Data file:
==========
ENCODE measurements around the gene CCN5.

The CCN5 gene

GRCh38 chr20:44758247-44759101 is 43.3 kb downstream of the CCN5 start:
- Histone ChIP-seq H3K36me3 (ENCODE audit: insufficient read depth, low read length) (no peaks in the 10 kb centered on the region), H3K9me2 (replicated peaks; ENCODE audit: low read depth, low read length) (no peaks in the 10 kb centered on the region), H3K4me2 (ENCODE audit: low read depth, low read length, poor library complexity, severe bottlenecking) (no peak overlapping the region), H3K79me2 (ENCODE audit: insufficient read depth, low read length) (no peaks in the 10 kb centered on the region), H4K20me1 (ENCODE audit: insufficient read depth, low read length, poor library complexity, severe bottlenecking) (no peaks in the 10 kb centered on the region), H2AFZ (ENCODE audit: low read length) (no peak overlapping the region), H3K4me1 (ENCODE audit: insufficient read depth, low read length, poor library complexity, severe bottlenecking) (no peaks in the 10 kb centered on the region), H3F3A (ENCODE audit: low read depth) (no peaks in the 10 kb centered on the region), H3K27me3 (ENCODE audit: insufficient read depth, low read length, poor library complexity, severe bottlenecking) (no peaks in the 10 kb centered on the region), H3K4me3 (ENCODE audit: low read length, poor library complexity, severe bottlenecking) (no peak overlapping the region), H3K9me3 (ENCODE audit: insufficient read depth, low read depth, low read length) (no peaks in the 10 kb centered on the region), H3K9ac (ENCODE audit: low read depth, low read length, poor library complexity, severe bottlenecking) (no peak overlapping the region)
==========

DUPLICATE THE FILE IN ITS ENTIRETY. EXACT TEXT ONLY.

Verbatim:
ENCODE measurements around the gene CCN5.

The CCN5 gene

GRCh38 chr20:44758247-44759101 is 43.3 kb downstream of the CCN5 start:
- Histone ChIP-seq H3K36me3 (ENCODE audit: insufficient read depth, low read length) (no peaks in the 10 kb centered on the region), H3K9me2 (replicated peaks; ENCODE audit: low read depth, low read length) (no peaks in the 10 kb centered on the region), H3K4me2 (ENCODE audit: low read depth, low read length, poor library complexity, severe bottlenecking) (no peak overlapping the region), H3K79me2 (ENCODE audit: insufficient read depth, low read length) (no peaks in the 10 kb centered on the region), H4K20me1 (ENCODE audit: insufficient read depth, low read length, poor library complexity, severe bottlenecking) (no peaks in the 10 kb centered on the region), H2AFZ (ENCODE audit: low read length) (no peak overlapping the region), H3K4me1 (ENCODE audit: insufficient read depth, low read length, poor library complexity, severe bottlenecking) (no peaks in the 10 kb centered on the region), H3F3A (ENCODE audit: low read depth) (no peaks in the 10 kb centered on the region), H3K27me3 (ENCODE audit: insufficient read depth, low read length, poor library complexity, severe bottlenecking) (no peaks in the 10 kb centered on the region), H3K4me3 (ENCODE audit: low read length, poor library complexity, severe bottlenecking) (no peak overlapping the region), H3K9me3 (ENCODE audit: insufficient read depth, low read depth, low read length) (no peaks in the 10 kb centered on the region), H3K9ac (ENCODE audit: low read depth, low read length, poor library complexity, severe bottlenecking) (no peak overlapping the region)